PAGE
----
Friday, December 14, 2018

I Will Maintain: Volume 1 of the William & Mary Trilogy

by Marjorie Bowen
1993 (originally 1910) / 383 pages

This is not a new book, but it is a new topic for me, and it's a really good look at a particularly turbulent time in Dutch history.

One of the Williams in the House of Orange is (justly) famous in Dutch history for rescuing the Netherlands from the tyranny of Spain, but this novel depicts the rise of William III, who ultimately became more famous in English history as the one who liberated that country from the domination of the Catholic King James II. In this first volume of the William and Mary Trilogy, Marjorie Bowen takes to the very beginning of William's reign, when the Stadtholders (kings) of the Netherlands have been swept out of power by the enthusiasm for republican rule, and the country is ruled by John de Witt, the Grand Pensionary (the Dutch equivalent of a Prime Minister).

What makes the novel so compelling, in spite of what some reviewers on goodreads.com feel is overdescription, is the fact that for much of the novel, Prince William is seen through others' eyes. John de Witt has taken charge of William's education, seeking to compensate him for his family's fall from grace, as well as to make him fit for a role in service to (rather than in charge of) the States General (the republican government).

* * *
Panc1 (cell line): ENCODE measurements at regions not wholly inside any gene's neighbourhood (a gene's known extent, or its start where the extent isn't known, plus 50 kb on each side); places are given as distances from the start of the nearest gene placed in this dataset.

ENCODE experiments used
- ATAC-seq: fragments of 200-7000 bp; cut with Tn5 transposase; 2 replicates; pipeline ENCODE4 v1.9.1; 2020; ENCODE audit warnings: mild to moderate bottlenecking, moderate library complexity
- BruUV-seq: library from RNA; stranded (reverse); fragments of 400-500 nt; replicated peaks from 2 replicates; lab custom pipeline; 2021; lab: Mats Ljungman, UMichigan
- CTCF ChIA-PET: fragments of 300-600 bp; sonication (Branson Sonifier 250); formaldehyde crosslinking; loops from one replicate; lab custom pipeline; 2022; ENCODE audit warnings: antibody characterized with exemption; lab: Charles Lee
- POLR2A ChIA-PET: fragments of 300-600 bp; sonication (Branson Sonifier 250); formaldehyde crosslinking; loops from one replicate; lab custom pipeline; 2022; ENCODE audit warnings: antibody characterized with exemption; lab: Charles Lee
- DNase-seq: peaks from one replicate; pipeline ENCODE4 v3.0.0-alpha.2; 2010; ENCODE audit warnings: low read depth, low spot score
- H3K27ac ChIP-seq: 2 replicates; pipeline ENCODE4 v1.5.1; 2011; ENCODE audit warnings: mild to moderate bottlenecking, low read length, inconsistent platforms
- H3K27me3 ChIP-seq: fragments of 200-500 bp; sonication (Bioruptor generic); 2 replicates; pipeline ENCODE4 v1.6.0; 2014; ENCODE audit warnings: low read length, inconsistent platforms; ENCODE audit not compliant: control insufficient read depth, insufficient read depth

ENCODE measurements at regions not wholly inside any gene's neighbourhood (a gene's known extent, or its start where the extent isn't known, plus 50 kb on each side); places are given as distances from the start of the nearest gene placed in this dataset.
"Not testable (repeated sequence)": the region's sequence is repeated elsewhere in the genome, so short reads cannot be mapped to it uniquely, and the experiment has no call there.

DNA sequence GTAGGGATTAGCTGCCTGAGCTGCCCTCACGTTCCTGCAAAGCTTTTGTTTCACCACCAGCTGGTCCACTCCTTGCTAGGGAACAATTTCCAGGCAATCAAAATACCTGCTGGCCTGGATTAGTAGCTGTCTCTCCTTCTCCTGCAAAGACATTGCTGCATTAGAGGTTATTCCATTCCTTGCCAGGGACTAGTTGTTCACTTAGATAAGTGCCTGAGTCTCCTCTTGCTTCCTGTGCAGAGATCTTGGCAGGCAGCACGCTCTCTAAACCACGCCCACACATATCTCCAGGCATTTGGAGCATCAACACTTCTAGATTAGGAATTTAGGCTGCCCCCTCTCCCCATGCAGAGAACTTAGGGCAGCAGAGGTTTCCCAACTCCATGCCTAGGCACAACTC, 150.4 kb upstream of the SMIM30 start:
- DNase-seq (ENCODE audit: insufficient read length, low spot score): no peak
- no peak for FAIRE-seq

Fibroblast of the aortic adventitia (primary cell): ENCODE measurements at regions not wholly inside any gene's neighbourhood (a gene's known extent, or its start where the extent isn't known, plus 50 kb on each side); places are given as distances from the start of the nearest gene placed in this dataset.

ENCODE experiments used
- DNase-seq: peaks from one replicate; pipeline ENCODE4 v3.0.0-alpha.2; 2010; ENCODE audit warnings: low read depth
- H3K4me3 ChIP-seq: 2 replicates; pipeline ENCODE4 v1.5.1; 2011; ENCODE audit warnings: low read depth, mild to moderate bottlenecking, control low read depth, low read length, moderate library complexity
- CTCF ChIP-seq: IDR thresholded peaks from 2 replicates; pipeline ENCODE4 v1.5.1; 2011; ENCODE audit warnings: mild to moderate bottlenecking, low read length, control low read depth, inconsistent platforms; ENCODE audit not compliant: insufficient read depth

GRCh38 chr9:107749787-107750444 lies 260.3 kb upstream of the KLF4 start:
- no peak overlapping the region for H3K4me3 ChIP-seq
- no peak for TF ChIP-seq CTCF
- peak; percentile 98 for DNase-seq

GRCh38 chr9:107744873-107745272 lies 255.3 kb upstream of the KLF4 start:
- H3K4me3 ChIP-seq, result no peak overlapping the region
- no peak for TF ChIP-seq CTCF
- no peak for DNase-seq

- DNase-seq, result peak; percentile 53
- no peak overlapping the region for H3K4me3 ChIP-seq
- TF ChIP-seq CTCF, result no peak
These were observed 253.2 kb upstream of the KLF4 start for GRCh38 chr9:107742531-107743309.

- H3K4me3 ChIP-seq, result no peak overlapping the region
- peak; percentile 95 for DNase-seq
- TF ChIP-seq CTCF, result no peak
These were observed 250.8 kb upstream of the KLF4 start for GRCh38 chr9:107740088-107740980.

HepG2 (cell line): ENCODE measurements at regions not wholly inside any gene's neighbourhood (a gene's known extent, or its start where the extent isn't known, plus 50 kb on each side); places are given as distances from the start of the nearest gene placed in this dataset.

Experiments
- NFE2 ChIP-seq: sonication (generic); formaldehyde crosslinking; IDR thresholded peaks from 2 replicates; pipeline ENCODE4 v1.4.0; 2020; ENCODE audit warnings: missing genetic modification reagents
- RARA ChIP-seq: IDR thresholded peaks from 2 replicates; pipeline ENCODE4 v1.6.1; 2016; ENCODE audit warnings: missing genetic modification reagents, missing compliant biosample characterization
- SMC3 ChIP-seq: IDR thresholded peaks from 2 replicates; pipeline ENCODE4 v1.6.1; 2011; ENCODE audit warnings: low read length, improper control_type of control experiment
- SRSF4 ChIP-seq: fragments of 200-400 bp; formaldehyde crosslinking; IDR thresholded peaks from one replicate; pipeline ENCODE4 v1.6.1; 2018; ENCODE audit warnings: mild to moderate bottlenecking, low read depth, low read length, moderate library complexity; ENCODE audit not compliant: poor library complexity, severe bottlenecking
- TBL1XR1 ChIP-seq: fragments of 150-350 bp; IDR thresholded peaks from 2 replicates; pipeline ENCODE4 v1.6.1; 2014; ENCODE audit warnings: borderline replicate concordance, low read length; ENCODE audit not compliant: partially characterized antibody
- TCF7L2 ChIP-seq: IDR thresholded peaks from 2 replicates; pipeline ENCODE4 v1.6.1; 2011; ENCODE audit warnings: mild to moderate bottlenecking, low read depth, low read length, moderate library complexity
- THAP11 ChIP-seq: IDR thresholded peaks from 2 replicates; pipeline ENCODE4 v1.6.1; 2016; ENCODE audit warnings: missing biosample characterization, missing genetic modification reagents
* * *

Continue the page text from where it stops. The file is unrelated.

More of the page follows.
Many people are less optimistic that Willem will be willing to take on anything less than full rule of the country. One man, in particular, Florent Van Mander (a secretary of John de Witt), who seeks nothing but his own advantage, at first schemes with the French to help William back into the Stadtholdership. As the story continues, Van Mander's scheming is displaced by his sincere desire to follow the Prince wherever he bids. Meanwhile, we as readers also eagerly follow William's fortunes to find out if and how he will gain power, and whether he is willing to betray his country to get it.

William is not a modest man, but it becomes very clear that in spite of his faults, he can be used by God to defend and promote the Reformed faith against the designs of the Catholic French King Louis XIV, who is willing to use any means - including intrigue, assassination, and outright conquest - to extend his power over France's neighbours. Whether William is willing and/or able to do so is tested by the invasion (over both land and sea) of the Netherlands by the French army and French and English navies. The ensuing war shows the skill and courage of many in the Dutch armed forces, including Ruard de Witt, John de Witt's brother.